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P space of thess swift little Teasels was needed tor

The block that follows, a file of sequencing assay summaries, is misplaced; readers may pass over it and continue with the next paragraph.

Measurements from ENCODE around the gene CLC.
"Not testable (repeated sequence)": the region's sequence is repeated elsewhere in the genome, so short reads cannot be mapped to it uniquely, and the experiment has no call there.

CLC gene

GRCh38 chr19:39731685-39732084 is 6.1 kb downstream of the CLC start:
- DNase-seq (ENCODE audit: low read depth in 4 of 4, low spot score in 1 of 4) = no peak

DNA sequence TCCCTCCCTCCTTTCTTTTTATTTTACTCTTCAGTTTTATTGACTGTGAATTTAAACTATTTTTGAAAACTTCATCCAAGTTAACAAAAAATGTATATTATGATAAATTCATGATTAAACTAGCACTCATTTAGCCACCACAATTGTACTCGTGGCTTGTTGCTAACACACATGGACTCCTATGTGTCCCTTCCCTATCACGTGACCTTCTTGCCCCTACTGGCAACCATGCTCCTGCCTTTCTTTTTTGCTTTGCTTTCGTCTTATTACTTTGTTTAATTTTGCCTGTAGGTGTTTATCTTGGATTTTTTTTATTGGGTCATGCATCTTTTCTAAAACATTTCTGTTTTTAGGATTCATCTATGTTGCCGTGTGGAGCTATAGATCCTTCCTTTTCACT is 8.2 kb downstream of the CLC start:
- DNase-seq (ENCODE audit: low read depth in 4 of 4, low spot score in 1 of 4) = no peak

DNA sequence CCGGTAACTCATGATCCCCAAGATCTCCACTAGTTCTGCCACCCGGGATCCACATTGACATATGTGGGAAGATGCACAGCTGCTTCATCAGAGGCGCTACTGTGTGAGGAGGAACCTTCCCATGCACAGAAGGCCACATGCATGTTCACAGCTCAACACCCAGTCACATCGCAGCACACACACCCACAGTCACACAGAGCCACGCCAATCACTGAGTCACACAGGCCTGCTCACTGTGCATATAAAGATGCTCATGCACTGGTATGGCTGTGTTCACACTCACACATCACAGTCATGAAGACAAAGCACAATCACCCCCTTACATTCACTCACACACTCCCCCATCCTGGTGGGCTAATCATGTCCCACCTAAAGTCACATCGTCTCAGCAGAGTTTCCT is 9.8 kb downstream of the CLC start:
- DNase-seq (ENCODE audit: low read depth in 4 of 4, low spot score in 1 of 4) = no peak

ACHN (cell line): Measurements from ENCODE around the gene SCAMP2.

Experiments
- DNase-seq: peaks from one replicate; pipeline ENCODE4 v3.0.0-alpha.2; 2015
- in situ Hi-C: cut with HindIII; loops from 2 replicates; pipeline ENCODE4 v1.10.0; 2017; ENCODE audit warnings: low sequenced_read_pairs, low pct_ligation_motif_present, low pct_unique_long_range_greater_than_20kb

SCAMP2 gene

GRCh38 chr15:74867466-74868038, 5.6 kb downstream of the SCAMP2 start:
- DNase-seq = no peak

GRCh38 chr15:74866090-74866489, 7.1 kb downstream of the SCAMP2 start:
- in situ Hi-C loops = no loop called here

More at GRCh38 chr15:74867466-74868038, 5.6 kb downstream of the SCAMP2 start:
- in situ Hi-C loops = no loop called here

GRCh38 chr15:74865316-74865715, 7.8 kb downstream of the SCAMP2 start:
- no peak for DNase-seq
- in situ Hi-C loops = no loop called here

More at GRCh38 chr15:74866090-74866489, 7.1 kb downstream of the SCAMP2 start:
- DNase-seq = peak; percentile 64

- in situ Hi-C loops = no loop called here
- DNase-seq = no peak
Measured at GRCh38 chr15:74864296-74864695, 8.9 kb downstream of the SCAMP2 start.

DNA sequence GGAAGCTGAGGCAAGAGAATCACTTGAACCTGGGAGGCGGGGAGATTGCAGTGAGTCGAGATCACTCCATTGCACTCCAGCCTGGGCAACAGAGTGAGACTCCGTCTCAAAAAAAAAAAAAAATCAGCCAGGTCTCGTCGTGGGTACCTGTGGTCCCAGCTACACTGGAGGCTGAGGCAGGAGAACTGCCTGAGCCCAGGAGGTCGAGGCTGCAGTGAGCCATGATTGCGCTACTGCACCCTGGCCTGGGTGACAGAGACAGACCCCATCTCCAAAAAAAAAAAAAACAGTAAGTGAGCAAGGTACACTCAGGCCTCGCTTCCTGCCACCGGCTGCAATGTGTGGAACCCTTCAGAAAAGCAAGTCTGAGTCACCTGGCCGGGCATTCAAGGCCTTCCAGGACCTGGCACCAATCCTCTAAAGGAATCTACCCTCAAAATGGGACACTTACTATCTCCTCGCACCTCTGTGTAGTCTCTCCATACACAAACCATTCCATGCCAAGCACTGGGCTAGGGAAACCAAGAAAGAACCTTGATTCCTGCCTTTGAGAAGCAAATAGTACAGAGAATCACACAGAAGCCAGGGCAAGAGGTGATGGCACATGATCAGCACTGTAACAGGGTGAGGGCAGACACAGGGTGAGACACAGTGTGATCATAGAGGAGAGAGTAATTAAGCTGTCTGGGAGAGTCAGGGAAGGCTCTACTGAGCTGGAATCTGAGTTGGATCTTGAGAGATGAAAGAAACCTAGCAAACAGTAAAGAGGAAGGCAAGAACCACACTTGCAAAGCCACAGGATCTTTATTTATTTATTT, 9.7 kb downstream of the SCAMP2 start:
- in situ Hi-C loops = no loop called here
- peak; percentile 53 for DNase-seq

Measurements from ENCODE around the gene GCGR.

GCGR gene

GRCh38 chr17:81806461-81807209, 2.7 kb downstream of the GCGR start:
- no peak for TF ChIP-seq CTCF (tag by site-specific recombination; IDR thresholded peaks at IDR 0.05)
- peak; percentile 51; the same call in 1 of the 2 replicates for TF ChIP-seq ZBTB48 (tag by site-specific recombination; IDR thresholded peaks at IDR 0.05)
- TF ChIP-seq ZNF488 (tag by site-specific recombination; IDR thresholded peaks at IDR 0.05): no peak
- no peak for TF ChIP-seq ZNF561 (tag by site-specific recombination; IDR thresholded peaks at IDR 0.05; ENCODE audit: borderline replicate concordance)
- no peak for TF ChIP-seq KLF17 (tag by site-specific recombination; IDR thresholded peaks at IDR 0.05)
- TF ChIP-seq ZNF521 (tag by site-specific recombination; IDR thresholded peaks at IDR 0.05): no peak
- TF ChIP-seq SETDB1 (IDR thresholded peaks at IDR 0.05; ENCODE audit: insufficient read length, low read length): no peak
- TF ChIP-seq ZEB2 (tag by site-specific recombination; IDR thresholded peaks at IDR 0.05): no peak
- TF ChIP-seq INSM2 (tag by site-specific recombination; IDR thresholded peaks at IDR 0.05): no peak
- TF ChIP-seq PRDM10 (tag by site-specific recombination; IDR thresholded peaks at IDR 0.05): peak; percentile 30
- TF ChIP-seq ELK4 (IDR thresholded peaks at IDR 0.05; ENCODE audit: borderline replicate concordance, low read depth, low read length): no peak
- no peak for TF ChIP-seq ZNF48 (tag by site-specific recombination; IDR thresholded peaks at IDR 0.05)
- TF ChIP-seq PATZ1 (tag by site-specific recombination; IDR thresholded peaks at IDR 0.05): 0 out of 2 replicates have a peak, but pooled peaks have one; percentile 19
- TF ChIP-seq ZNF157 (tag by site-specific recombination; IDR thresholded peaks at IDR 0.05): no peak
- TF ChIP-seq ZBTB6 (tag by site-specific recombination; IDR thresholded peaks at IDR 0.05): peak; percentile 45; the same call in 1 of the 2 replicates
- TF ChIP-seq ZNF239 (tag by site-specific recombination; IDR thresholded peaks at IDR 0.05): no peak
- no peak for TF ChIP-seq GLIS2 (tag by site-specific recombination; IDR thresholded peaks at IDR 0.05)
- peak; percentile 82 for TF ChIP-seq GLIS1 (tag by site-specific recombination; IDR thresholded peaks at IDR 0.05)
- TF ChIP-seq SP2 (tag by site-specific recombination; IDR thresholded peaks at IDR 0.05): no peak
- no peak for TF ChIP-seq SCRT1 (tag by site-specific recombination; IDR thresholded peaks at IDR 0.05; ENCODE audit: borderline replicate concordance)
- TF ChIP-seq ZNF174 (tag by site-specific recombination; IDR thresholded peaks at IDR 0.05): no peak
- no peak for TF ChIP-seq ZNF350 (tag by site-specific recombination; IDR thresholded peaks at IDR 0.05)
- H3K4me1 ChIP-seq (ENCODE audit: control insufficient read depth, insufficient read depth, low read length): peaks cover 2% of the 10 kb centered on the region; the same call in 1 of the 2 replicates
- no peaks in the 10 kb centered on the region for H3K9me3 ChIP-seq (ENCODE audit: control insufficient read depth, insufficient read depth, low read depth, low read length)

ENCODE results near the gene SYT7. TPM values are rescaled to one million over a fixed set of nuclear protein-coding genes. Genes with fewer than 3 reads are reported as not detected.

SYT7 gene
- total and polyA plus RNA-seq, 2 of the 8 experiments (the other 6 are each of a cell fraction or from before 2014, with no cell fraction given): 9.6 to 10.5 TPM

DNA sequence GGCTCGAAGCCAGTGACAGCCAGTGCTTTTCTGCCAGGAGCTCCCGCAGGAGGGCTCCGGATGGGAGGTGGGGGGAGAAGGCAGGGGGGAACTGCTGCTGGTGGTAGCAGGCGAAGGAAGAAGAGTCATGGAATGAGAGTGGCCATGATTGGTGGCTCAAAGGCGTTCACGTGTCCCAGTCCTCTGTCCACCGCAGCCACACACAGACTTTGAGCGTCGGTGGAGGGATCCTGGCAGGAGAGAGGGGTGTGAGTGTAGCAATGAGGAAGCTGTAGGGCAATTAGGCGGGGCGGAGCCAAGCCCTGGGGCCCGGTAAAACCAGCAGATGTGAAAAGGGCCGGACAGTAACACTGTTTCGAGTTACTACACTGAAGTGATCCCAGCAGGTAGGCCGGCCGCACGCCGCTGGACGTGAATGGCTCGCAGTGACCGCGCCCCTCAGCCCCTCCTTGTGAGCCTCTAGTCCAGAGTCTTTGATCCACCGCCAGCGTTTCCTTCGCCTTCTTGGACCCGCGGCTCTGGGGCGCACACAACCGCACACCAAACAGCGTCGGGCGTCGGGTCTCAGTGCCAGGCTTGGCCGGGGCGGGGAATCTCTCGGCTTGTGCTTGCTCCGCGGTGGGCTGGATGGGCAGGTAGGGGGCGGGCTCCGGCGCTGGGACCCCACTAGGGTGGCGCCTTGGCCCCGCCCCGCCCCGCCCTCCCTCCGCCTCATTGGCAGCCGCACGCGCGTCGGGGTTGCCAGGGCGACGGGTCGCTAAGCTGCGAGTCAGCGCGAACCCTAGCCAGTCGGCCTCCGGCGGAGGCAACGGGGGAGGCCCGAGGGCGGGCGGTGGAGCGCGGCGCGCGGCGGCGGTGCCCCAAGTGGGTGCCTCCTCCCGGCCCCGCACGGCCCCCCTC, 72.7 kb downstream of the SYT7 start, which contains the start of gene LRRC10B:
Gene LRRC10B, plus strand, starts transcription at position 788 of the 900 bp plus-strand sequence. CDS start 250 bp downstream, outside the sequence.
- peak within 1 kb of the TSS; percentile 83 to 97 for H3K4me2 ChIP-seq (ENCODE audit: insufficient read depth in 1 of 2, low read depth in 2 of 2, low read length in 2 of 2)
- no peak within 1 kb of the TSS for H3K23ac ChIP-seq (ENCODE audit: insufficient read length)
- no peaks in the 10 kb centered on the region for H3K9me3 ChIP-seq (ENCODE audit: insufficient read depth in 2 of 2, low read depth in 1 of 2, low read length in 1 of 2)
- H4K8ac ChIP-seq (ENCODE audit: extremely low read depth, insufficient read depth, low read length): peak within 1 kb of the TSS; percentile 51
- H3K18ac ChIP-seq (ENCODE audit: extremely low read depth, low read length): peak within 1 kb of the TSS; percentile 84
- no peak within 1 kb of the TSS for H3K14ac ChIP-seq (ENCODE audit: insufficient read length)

*?' the carrying of provisions and munitions of war. Some of these veasels were aunk and others cap tured, but at least three-fourths of the Bible* reached the Confederacy, and Dr. Hogs had his reward on his return in visiting the camp* and hoapltals, and In riding along the lines, where be saw so many of the men, waiting to be called _ into battle, reading these little red-edged volumes. While the service thus rendered our soldiers ? by tbe son of the first President of the Society of I Missionary Inquiry was the most notable religious ? enterprise undertaken and carried through by any ? single minister of the time, there was a vast deal ? of mission work carried on in the army by our ? other alumni in those days that tried men's souls, ? not merely by those who were chaplains, but by I the undergraduates who served in the ranks. Al ? though the number of students in the Seminary ?at that time was very small as compared with our ? present attendance, more than seventy of her grad Bnates and undergraduates answered their coun Btry's call and entered the Confederate service, ?twenty or more as chaplains, but the great ma Hjnrlty as officers and privates in the fighting lines. ?One of the most distinguished of them is with Bus this evening, carrying blithely bis eighty years, ? with a heart as fresh as when he handled his ? artillery more than half a century ago, a gallant ? soldier, a courtly gentleman, an accomplished Bwriter, a saintly minister, sole Burvivor of the Hitaff officers of Stonewall Jackson? our beloved H3r. Jamea P. Smith, the man whom we delight Bo honor. There never haa been a member of the Hiocie'.y who has more fully exemplified lta mis Hiionary spirit. Some yeara ago the colorad cook ?t his house, noting his constant ministrations to ^fthe convicts in our State prison and other spirit ^Lally destitute elements of our population, paid ^Llin an exceedingly fine tribute. She said that Hwhen Dr. Smith got to heaven he ftould have to ?have a basVret, because he couldn't carry all his ?stars in a crown. It is one of the undying glo Brics of the institution that it absolutely emptied ^?ts halls into that immortal army. In 1861 there Mvere thirty-nine students in all. In 18G2 there ^?vere only four, and these four were young sol ?l I01-3 who had been captured at the battle of Rich ^?fountain, had been released on parole, and had ^?ot yet been exchanged. The Most Fruitful Half Century. ? ? We have seffn that after the first period of ? brisk recruiting for the foreign field in the thir Btles there was a lull and almost a blank for the Bnexc twenty-six years. During twenty of these ?^ears the war was brewing. During the four Fyears of actual conflict the urgent needs of our soldiers engrossed the missionary activities of our students and alumni, and foreign work was out of the question. No students entered the Sem inary at all in the last year of the war. But in 1865 there was a class of thirteen, more than half of whom had been in the army. This class I graduated in 1&68, Just fifty years after the or ganization of '.ho society, and with them began the second ha'.f century of Its activities. In spite of the smallness of their numbers and the im poverishment of their country and the needs of the stricken South, the missionary enthusiasm which had characterized the earlier days of the society flamed up afresh and continued to burn with a steady glow, never again suffering such a check as that which preceded their matriculation. From this first class after the war caino four For eign Missionaries, all of them young soldiers of the Confederacy: Matthew Hale Houston, who in 1868 went out to China, and was afterwards for ten years the General Assembly's Secretary of t Foreign Missions; Edward Lane and Nash Mnr ?fcton, who In 1869 founded our Southern Brazil Mission; and George L. Leyburn, who in 1875 went out to Greece. Following Houston Xwenty flve other members of the society have labored In China: Ben Helm, G. W. Painter, Thomas E. Converse, John W. Davis, A. Sydenstricker, Henry M. Woods, J. E. Bear, R. V. Lancaster, George B. Hudson, James R. Graham. J. F. Johnson, B. C. Patterson, P. F. Price, H. W. White, J. W. Pax ton, Lacy I. Moffett, J. Lelghton Stuart, Jr., War ren H. Stuart, F. A. Brown, Lyle M. Moffett, Lowery Davis, T. L. Ilarnsberger, W. C. McLauch lin, L. H. Lancaster, M. A. Hopkins and H. Korr Taylor. Following Lane and Morton twenty other mem bers of the aociety have gone to Bratil: John BBpgle. J. W. Dabney, J. Rockwell Smifct , B. F. Bhompson, G. W. Thompson, D. Wardla*, D. v7. Rrnstrong, W. L. Bedinger, F. A. Rodrigues. G. H Handerlite, W. M. Thomson, 8. E. Qftinmoa, V C. R. Morton, O. A. Qrlllbortxer, Q. See, C. TL Woraeldorf, J. Porter Smltb, Gaston Boyle and A. S. Maxwell. Following Leyburn to Qreace were T. R. Samp son, A. P. Saunders and J. Phlpps. Tbls Is perhaps the best place to mention brief ly the order In which our men entered the other mission fields which our church has cultivated!. In 1874 A. T. Graybill founded our mission in Mexico, being followed later by W. J. Graybill, W. A. Robs and H. L. Ross. In 1886 R. D. Grin nan entered the field in Japan, whether eleven other of our men have since followed him: D. P. Junkln, C. G. Brown, C. K. Cumming, William C. Buchanan, H. Tucker Graham, Walter M. Buch anan, S. P. Fulton, H. H. Munroe, A. P. Hassell, J. W. Hassell and J. H. Brady. In 1890 Samuel N. Lapsley sailed for Africa to found the Congo Mission, which has been so wonderfully blessed and to which we have sent as reinforcements Motto Martin, J. M. Sleg, George McKee, Charles L. Crane, Plumer Smith, A. C. McKinnon and R. D. Bedinger, the personal missionary of the Gin ter Park church at the present time. In 1892 W. D. Reynolds and W. M. Junkln founded our mission in Korea, and were followed at short in tervals by Cameron Johnson, Eugene Bell, W. B. Harrison, C. C. Owen, William F. Bull, L. O. Mc Cutchen, A. M. Earle, F. M. Enersole, P. B. Hill, H. D. McCallle, J. K. Parker, C. H. Pratt, T. E. Wilson, S. Dwight Winn, and the Crane brothers, J. C. and Paul S., eighteen In all, another remark ably successful mission. In 1899 R. L. Wharton went to Cuba, to be followed after a considerable Interval by Dr. Orts and E. D. Torrea. That is our head roll. These are the one hun dred and thirteen men who have gone out from our society to the ends of the earth. We call their names to-night with thankful hearts to him who ascended up on high and gave gifts to men. We do good to wit of the grace of God bestowed on the Society of Missionary Inquiry In Union Seminary. About one-half of all the ordained missionaries that our branch of the Church has sent to heathen lands have come out of this ons organization: or, as the Chairman of the General Assembly's Executive Committee of Foreign Mis sions puts It, it has furnished 4 4 per cent, of our ordained missionaries in China, 3 0 per cent, of those in Korea, 4G per cent, of those in Japan, 50 per cent. In Brazil, 60 per cent, in Cuba, 67 per cent. In Mexico, and 77 per cent, in Africa. Please note before we leave this point that not only the members of this society were among the first on the field in China, Japan, Siam, India, Persia and Turkey, but that as pioneers, doing foundation work, they actually established our missions in Brazil, in Mexico, in Greece, in Korea and in Africa. Nor have Its gifts of men to the cause been confined to field workers. Besides the hundreds of ministers who have been made missionary pas tors by the influence of the society upon them when they were students in the Seminary, and besides the large number of men in other linos of ministerial work who have constantly stimu lated the missionary activities of the Church at large, for instance, the editors of our Church papers, this society has furnished most of the leaders and administrators of the work at home. The Chairman of the Executive Committee at Nashville, Dr. James I. Vance, and the three Sec retaries, Dr. S. H. Chester, Dr. Egbert W. Smith and Dr. John I. Armstrong, were all trained In this society, as well as two former Secretaries, Dr. Richard Mcllwalne and Dr. M. H. Houston. It's a splendid showing. It's an unequalled record. Your society always has been and still la the main source of our Church's supply of mis sionaries and missionary propagandists. Missionary Literature. Speaking of missionary propaganda, let us now note briefly Bome of the contributions made by members of our society to the missionary litera ture of the Church. In the ancient minute book of the society Isaac Cochran is several times men tioned as an active member and officer In 1820 21. Later he published a book entitled "The In fluence of Missions on Literature and Civilization." One of his contemporaries in the society was Wil liam Spotswood White, under whose ministry some years later a young man from Scotland named W. W. Spence was converted. You know him as the man who afterwards gave the Sem inary $30,000 for the erection of the Spence Li brary. Dr. White wrote a book entitled "The African Preacher," dealing with one of the most important missionary enterprises the Church has ever undertaken. During the Civil War Dr. White was pastor of the church at Lexington. One ot hie deacons, a professor In the Virginia Military Institute, was the superintendent of the colored Sunday-schooL His fame was afterwards to Oil the world as Stonewall Jackson. "The dsy after the first battle of Manassas, and before the his tory of that victory had reached Lexington In authentic form, rumor, preceding any accurate account of that event, had gathered a crowd around the post-offlce awaiting with intensest in terest the opening of the mail. In its distribu tion the first letter was handed to the Rev. Dr. White. It was from General Jackson. Recognis ing at a glance the well-known superscription, the doctor exclaimed to those around him, 'Now we shall know all the facts.' This was the bulletin: 'My Dear Pastor: In my tent last night, after a fatiguing day's service, I remembered that I had failed to send you my contribution for our colored Sunday-school. Enclosed you will find my check for that object, which please acknowl edge at your earliest convenience, and oblige. Yours faithfully, THOS. J. JACKSON." Not a word about a conflict which had electri fied a nation. Not an allusion to the splendid part which he had taken in it and which gave him his immortal title of Stonewall. Doubtless General Jackson, like all Christian men In the South, had1 always been interested in the religious welfare of the negroes, but it is not unlikely that the peculiarly eager interest he took in them after going to Lexington and ths very active personal work he carried on among them there was the result in part of the Influence of bis pastor, whose book, written from actual experience of mission ary contact with the slaves, evinced such sympa thetic understanding of tneir spiritual condition. The miuutes of the Society of Missionary Inquiry at the time he was a student here show that the work among the colored people engaged the fre quent and earnest attention of its members. If time permits I will refer later to the work done by O. B. Wilson, D. Clay LIHy, J. G. Praigg, N. W. Kuykendall and others in leading our work of colored evangelization since the war and in conducting our Semiuary for colored ministers at Tuscaloosa. Resuming our consideration of the contribu tions of members of the society to missionary lit erature, we may mention Austin Ilazen Wright, of the class of 1838, missionary to Persia, who be came an eminent Oriental scholar, master of the Turkish, Syriac and Persian languages, and whose revision of the New Testament and Psalms i: Syriac was electrotyped and printed by the Amer ican Bible Society in 1864 for missionary worl. among the Nestorians. He was also appointed to translate the Bible into Tartar-Turkish for the Mohammedan population of Azerbaijan, but died before it was completed. Let me give rapidly the names of some other members of the society who have done good work for the cause with their pens. First, books writ ten in Chinese. Dr. John W. Davis, ot the class of 1872, a member of the Committee of Trans lation of the New Testament into Chinese, was the author of a commentary, on the Gospels and the Acts in Soochow colloquial, a hymn book with annotations in the mandarin dialect, and a political geography. The Rev. Absalom Syden stricker, of the class of '81, "An Exposition of Idioms and Constructions in the Mandarin Lan guage," also "A Brief Statement of Gospel Truth." Dr. Henry M. Woods, of the class of '84, "A Christian Commentary on the Chinese Classics," also a member of the Mandarin Revision Commit tee to translate the New Testament. Dr. P. F. Price, of the class of '89, three volumes entitled "Short Steps to Great Truths," also an Evangelis tic Hymn Book and three useful Catechisms. Dr. Hugh W. White, of the class of '94, "An Easy Introduction to Christianity," "An Address to the Buddhist and Taoist Priests," "Two Brave Japan ese Soldiers," "The Logic of History," and in Eng lish, "Jesus the Missionary." Dr. J. Leighton Stuart, Jr., is now wilting a Greek-Chinese Lexi con and Is, I understand, about half through It. In Japanese: Dr. R. B. Grlnnan, of the class of '85, "An Exposition of Ephesians"; Dr. Wal ter M. Buchanan, of the class of '94, "The Uni versal Lord." In Korean: Dr. W. D. Reynolds has rendered a lasting service to the Hermit Nation by his work at a translator of the Scriptures. In Greek: Dr. Thornton R. Sampson, of the class of '76, "A Commentary on the Epistle to the GalatUns"; and ths "Form ot Government"